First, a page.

10 June, 2008

More Movie Nudity

The Loss of Sexual Innocence

This is a breathtaking arthouse-style film with beautiful filmography, that weaves through a handful of nonlinear stories that may or may not depict different stages of one person's life (not everything that happens is clearly explained - but it's the impact it has on you that matters) - but each story deals with the concept of losing one's sexual innocence, in different senses during different periods of one's life, and the feeling of guilt that sometimes accompanies such experiences.

This film is truly a beautiful piece of work, and I recommend it highly. There are a wealth of emotional scenes, and the film's climax totally blew me away. The nudity mostly comes in during the one story which depicts the fable of the Garden of Eden - in a sense the most basic and original loss of sexual innocence. Adam and Eve emerge from some sort of pond, and then spend some time happily and innocently exploring the world around them, completely naked, with the wonder of newborn children, before finally happening on a bush with a snake in it. After eating the fruit from the bush, as expected, their sexual drive is awakened, and after exploring it adequately, there is a powerful scene in which the couple are driven out of the garden in pouring rain by fascists and their dogs, and then forced to put on clothes in front of a ravenous paparazzi.

Like I said, it's a beautiful, amazing film.


This was an entertaining film co-starring Sam "Dr. Alan Grant" Neill as the liberated Australian painter Norman Lindsay, set back in the first half of the last century. A young, uptight, Christian, bourgeois couple are asked to visit the artist in an attempt to persuade him to choose some more appropriate pieces for an exhibition in some museum/art gallery in England. Among the pieces originally chosen and deemed "vulgar" by the uptight authorities is a beautiful painting depicting the figure of Venus being crucified.

It turns out that Norman Lindsay is a deliciously free thinker, and has no qualms about nudity and sexuality, and is in fact quite averse to traditional Christian philosophy. In fact, there are three beautiful models living on his estate in Australia, and they regularly pose nude for the artist. Well, you can imagine the amusing situations that develop between the uptight couple and the liberated "bohemians" - but it's not all fun and games. The wife undergoes a major transformation as she discovers a new kind of freedom and becomes, to a degree, sexually liberated.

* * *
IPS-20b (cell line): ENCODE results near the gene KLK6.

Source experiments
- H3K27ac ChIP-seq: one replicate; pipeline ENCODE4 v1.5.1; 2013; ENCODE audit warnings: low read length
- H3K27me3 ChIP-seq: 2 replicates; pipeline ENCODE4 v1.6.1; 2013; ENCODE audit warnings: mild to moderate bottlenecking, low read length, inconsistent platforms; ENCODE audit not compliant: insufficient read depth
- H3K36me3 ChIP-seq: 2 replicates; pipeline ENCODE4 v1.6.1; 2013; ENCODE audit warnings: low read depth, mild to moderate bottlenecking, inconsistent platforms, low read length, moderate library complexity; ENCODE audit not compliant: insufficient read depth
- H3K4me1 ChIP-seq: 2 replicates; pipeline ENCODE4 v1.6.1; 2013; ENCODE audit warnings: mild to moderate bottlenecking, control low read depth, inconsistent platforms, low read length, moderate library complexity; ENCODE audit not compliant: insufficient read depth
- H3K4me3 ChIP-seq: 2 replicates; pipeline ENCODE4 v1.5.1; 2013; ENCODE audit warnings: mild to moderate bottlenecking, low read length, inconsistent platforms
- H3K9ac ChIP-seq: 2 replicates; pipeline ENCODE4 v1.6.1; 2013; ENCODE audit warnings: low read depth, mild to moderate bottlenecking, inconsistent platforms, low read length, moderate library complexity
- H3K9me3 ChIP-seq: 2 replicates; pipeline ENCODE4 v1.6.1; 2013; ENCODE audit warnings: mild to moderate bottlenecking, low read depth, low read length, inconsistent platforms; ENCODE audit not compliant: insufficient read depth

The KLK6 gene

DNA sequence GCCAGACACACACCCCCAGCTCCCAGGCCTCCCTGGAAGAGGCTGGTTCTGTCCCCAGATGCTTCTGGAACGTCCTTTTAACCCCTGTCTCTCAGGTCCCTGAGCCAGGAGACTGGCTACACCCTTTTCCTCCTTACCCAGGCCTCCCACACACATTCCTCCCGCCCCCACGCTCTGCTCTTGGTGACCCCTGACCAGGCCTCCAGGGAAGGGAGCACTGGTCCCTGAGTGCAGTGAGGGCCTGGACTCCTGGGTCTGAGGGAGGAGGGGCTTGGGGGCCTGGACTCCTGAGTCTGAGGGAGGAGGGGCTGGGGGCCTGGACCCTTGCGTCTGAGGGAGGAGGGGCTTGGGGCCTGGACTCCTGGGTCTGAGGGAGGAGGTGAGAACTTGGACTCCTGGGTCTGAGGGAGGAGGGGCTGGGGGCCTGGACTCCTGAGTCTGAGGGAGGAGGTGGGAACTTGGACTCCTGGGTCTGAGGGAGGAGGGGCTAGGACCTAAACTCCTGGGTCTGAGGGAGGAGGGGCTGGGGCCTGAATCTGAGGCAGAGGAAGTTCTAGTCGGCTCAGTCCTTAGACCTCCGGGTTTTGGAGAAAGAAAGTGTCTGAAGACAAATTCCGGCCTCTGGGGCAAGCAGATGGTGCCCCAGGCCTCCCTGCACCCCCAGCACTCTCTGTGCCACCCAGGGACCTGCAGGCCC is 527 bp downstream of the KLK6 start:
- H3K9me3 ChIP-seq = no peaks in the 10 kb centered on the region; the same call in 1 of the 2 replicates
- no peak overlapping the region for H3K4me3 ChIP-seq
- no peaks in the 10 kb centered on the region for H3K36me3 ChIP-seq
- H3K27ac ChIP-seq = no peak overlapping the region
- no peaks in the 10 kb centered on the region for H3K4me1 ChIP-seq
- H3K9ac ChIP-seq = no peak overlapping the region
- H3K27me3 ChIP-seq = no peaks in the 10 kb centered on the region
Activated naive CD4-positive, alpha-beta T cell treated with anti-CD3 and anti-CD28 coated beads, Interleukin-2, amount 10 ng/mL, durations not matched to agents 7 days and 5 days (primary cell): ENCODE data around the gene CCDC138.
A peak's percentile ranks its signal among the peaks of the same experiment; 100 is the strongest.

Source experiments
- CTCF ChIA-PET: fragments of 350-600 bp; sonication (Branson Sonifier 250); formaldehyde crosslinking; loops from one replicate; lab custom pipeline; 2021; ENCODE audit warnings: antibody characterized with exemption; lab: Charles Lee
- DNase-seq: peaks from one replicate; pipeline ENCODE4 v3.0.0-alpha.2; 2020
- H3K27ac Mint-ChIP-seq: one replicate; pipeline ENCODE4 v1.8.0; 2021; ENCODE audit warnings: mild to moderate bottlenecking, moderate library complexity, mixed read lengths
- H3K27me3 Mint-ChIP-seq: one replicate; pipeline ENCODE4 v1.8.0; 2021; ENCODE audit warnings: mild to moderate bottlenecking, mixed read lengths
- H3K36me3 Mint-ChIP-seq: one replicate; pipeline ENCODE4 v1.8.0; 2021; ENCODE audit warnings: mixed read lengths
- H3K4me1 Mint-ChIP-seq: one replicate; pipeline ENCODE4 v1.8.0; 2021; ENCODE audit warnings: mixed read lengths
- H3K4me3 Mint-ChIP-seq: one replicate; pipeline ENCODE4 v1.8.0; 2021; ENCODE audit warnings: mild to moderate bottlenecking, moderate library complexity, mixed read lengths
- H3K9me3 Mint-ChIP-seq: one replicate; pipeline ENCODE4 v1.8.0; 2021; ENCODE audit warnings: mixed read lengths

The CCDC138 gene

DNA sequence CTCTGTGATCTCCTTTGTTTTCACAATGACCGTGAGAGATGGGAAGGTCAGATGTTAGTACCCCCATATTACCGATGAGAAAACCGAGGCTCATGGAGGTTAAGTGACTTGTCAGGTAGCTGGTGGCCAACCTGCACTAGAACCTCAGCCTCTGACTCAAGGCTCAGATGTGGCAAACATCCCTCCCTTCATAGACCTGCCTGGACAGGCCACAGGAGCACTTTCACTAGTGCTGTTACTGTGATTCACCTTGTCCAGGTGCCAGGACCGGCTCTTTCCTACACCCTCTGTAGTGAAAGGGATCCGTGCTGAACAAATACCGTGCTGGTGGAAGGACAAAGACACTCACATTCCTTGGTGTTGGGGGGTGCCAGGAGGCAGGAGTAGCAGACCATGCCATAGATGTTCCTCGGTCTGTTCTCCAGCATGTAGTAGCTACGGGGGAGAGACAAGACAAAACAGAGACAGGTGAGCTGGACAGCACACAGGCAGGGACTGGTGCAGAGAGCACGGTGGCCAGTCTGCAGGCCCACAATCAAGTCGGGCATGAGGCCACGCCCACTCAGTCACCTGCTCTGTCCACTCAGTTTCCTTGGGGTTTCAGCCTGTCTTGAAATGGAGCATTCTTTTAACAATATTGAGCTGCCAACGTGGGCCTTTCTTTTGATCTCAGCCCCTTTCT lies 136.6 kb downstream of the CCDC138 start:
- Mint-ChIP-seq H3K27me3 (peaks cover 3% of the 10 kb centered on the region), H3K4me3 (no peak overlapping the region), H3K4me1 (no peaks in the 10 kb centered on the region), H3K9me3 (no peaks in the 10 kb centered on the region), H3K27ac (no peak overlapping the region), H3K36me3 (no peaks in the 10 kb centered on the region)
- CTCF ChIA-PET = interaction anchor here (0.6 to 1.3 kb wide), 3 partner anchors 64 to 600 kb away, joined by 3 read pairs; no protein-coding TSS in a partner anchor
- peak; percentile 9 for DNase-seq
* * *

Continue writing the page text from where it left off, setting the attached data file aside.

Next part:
It's all very inspiring, and there are some beautiful dreamlike sequences. The nudity isn't /too/ major, but there are a number of scenes here and there where the girls (and even one of the guys) will take their clothes off, mostly in the art studio to pose, or down by the creek, and although the film does explore the concept of sexuality, I'd say that most of the nudity works in a nonsexual context, which, again, is refreshing. Additionally, there are a few scenes where the artist and the bourgeois argue about how harmful nudity and sexuality really is, and whether society is really going to hell in a handbasket, and lots of good philosophy like that.

It's a good movie, and I recommend it. It was entertaining, and despite the weight of the issues it deals with, it comes off feeling rather light, but not like the experience was insignificant. And the transformation of the one woman from uptight prude to free spirit is fascinating to witness.

Lie With Me

I tacked this title on to my buy list on a whim. It's the story of a nympho who learns to love (as opposed to, you know, just fucking). The best way I can describe it is that it feels like a porno for chicks. Like something you'd expect to see on Lifetime After Dark, if such a thing existed. The lead actress /was/ pretty hot, if slutty, and there was plenty of sex, but some of the sexiest scenes were ruined by either emotional melodrama, or too much manflesh...

No comments:

Post a Comment